My first experience with golems was an old folktale - Jewish, I assume - where the golem had "Truth" written on its forehead, and the final letter was erased turning "Truth" to "Death" - and thus destroying the golem.

I wasn't entirely surprised by Chava marrying Michael. She needed to be needed, and he needed so much so badly. I wasn't exactly expecting marriage, but I did expect her to interact a lot more closely with him at some point.

I got the sense that she was frightened by what had happened (or nearly happened) and blamed it on her having desires -- and thus, to prevent it, she wanted to drown out her own desires by filling herself with someone else's desires. Michael was the neediest person she had known.

But as far as whether it was the right idea or not... look at it from a golem's perspective rather than a humans. Obeying orders makes Chava feel good. And in the back of her mind, she knows that she was created to make a master happy by obeying him. She might know intellectually that reality is complicated and that it doesn't always work that way - but in her heart, wouldn't she always feel to some extent that as long as she obeys enough, she'd be happy?


My version has a Q&A session at the back. I thought this bit was interesting:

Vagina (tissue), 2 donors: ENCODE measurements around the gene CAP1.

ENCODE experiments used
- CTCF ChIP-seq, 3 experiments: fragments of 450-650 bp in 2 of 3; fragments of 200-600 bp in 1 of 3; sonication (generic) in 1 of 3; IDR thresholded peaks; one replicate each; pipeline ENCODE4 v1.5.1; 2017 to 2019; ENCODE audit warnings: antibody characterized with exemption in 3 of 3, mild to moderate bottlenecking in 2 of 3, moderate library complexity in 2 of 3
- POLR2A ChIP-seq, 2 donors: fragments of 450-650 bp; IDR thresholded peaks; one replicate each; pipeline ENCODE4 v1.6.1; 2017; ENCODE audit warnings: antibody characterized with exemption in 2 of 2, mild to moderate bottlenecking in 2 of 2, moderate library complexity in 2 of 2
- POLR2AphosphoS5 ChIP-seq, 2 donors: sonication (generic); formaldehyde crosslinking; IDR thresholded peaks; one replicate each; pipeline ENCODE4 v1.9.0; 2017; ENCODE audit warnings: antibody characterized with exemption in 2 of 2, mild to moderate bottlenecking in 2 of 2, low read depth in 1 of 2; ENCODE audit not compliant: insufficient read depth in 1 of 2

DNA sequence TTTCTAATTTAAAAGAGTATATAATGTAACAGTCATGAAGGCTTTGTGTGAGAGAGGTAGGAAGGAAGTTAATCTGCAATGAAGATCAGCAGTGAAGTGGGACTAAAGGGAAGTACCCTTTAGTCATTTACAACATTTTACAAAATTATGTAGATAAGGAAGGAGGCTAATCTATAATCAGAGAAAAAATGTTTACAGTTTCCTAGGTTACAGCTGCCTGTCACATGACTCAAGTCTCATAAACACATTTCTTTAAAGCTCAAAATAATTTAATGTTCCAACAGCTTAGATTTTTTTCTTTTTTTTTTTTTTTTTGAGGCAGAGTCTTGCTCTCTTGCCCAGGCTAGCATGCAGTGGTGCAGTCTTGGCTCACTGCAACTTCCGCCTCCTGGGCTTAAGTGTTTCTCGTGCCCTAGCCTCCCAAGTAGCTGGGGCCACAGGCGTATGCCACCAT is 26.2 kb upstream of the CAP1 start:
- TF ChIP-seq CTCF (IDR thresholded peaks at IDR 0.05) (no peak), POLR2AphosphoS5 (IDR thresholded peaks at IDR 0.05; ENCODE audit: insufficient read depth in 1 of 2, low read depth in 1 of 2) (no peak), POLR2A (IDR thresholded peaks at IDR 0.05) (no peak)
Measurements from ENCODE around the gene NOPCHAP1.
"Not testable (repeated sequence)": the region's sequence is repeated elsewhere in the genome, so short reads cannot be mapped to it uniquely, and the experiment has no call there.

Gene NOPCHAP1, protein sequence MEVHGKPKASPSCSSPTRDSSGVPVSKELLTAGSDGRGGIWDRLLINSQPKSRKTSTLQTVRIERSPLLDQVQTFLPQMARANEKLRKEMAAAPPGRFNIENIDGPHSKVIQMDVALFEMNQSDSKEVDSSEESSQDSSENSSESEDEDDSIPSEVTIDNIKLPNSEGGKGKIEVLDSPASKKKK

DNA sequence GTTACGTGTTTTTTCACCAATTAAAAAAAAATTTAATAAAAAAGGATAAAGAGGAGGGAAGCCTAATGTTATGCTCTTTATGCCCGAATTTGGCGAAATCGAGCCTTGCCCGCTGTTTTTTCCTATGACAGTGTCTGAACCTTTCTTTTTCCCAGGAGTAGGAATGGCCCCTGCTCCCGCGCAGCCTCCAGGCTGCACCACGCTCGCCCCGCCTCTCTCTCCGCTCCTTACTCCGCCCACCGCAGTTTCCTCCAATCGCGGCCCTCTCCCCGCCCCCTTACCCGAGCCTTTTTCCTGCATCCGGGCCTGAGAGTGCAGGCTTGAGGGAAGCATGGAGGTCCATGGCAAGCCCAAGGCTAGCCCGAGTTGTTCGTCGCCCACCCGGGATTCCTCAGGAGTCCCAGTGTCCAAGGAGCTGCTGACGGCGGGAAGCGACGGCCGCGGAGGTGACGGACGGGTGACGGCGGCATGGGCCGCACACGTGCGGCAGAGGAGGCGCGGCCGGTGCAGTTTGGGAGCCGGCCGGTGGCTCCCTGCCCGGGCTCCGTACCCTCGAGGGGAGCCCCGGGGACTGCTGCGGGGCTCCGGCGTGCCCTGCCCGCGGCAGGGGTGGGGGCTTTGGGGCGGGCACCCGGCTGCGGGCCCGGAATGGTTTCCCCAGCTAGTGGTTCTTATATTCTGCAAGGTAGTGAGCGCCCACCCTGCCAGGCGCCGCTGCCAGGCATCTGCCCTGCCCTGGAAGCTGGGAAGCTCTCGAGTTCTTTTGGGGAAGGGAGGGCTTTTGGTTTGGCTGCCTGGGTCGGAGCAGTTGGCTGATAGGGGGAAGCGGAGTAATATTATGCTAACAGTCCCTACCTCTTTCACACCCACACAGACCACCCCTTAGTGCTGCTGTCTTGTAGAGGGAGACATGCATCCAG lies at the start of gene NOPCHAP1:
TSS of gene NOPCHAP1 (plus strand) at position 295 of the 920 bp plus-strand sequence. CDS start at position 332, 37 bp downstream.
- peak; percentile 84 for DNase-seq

... In some ways, the Golem and the Jinni are the ultimate immigrants. They aren't just new to New York or America. They're new to people. Like those around them, they wrestle with issues of religion versus doubt and duty versus self-determination -- but as inescapable aspects of their own otherworldly natures.


message 18: by Margaret (last edited Mar 29, 2014 08:02PM) (new) - rated it 5 stars

Margaret | 3559 comments Mod
I finished this tonight. I thought it was an amazing book. I've read historical fantasy before, and I'm generally a bit iffy on it, but I absolutely loved this. At first I had trouble getting into it. I think the constant pov changes made it hard for me to sink into the characters. But about a 3rd of the way in I knew all the characters well enough to become invested in the story, and from there on I loved it.

Feet of Clay by Terry Pratchett is the first golem novel I remember reading, but I knew what a golem was then, so I must have been somewhat familiar with the folklore. I really like this novel as well. Pratchett's Night Watch novels and Witches novels are my favorites.

I found it fittingly niave of Chava to marry Michael. She has no experience with how relationships work, and I agree with Julie as it being part of a reaction.

I have a question, though I know it's been a while for most of you since you've read it! When the Rabbi, Michael's uncle, creates the spell to bind Chava to a new master, who do you think he had in mind to bind her to? It couldn't have been himself, as he knew he had so little time left. Yet there's no indication he meant to bind her to Michael. Also, he seems to want to bind her before he dies, though regrets making the spell as he's dying. I'm not sure what he was thinking exactly in making the spell. Any thoughts?